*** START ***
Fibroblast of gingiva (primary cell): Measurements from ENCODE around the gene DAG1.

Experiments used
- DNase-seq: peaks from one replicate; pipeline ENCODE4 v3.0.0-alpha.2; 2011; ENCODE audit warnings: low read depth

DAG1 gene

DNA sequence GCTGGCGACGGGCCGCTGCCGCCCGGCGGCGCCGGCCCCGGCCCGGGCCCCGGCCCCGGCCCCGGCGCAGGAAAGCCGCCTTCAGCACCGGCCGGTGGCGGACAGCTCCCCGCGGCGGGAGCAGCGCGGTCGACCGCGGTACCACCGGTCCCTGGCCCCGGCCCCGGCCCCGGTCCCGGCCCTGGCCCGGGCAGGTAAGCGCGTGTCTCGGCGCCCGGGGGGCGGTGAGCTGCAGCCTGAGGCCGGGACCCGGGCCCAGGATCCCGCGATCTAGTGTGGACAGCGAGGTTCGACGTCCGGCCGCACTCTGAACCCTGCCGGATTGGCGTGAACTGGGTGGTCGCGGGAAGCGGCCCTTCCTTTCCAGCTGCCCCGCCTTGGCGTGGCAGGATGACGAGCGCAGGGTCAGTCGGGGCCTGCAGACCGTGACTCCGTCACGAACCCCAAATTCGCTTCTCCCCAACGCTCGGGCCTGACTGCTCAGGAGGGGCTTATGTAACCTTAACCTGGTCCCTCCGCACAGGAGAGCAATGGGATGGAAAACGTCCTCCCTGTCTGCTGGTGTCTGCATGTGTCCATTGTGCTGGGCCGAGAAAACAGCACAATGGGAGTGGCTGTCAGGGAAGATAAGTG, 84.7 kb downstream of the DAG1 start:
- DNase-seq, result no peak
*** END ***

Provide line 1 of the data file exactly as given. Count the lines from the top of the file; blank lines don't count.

Fibroblast of gingiva (primary cell): Measurements from ENCODE around the gene DAG1.